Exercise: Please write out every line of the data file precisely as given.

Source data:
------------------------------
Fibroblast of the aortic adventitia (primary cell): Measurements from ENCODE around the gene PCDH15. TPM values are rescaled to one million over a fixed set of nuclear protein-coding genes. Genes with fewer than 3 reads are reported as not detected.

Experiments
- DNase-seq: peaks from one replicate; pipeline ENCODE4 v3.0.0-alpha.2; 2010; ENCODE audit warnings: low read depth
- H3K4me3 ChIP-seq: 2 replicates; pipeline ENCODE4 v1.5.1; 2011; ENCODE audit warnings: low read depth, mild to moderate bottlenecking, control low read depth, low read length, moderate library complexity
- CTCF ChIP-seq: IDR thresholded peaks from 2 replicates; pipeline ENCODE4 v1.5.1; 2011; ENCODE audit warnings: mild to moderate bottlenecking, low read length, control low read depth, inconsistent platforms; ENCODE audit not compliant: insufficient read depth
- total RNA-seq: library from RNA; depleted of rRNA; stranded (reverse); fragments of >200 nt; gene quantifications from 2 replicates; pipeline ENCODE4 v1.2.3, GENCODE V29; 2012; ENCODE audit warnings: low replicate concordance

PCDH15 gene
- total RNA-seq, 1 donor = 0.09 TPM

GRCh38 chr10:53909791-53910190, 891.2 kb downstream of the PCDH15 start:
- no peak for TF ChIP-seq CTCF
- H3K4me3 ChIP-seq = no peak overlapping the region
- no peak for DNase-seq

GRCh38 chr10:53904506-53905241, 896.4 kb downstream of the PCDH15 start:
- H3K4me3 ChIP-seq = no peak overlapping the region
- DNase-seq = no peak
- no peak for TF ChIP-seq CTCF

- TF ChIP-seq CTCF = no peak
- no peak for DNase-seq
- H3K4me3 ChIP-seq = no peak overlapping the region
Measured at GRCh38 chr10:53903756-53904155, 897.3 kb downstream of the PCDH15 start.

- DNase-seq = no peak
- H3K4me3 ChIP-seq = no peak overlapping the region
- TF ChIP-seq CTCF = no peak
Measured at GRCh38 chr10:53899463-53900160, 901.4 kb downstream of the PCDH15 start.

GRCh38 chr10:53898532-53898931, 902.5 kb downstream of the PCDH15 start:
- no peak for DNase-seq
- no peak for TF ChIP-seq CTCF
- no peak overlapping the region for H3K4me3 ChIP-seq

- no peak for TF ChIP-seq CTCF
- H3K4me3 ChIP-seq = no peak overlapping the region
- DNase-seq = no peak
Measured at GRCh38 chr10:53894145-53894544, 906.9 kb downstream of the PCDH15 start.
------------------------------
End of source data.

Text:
Fibroblast of the aortic adventitia (primary cell): Measurements from ENCODE around the gene PCDH15. TPM values are rescaled to one million over a fixed set of nuclear protein-coding genes. Genes with fewer than 3 reads are reported as not detected.

Experiments
- DNase-seq: peaks from one replicate; pipeline ENCODE4 v3.0.0-alpha.2; 2010; ENCODE audit warnings: low read depth
- H3K4me3 ChIP-seq: 2 replicates; pipeline ENCODE4 v1.5.1; 2011; ENCODE audit warnings: low read depth, mild to moderate bottlenecking, control low read depth, low read length, moderate library complexity
- CTCF ChIP-seq: IDR thresholded peaks from 2 replicates; pipeline ENCODE4 v1.5.1; 2011; ENCODE audit warnings: mild to moderate bottlenecking, low read length, control low read depth, inconsistent platforms; ENCODE audit not compliant: insufficient read depth
- total RNA-seq: library from RNA; depleted of rRNA; stranded (reverse); fragments of >200 nt; gene quantifications from 2 replicates; pipeline ENCODE4 v1.2.3, GENCODE V29; 2012; ENCODE audit warnings: low replicate concordance

PCDH15 gene
- total RNA-seq, 1 donor = 0.09 TPM

GRCh38 chr10:53909791-53910190, 891.2 kb downstream of the PCDH15 start:
- no peak for TF ChIP-seq CTCF
- H3K4me3 ChIP-seq = no peak overlapping the region
- no peak for DNase-seq

GRCh38 chr10:53904506-53905241, 896.4 kb downstream of the PCDH15 start:
- H3K4me3 ChIP-seq = no peak overlapping the region
- DNase-seq = no peak
- no peak for TF ChIP-seq CTCF

- TF ChIP-seq CTCF = no peak
- no peak for DNase-seq
- H3K4me3 ChIP-seq = no peak overlapping the region
Measured at GRCh38 chr10:53903756-53904155, 897.3 kb downstream of the PCDH15 start.

- DNase-seq = no peak
- H3K4me3 ChIP-seq = no peak overlapping the region
- TF ChIP-seq CTCF = no peak
Measured at GRCh38 chr10:53899463-53900160, 901.4 kb downstream of the PCDH15 start.

GRCh38 chr10:53898532-53898931, 902.5 kb downstream of the PCDH15 start:
- no peak for DNase-seq
- no peak for TF ChIP-seq CTCF
- no peak overlapping the region for H3K4me3 ChIP-seq

- no peak for TF ChIP-seq CTCF
- H3K4me3 ChIP-seq = no peak overlapping the region
- DNase-seq = no peak
Measured at GRCh38 chr10:53894145-53894544, 906.9 kb downstream of the PCDH15 start.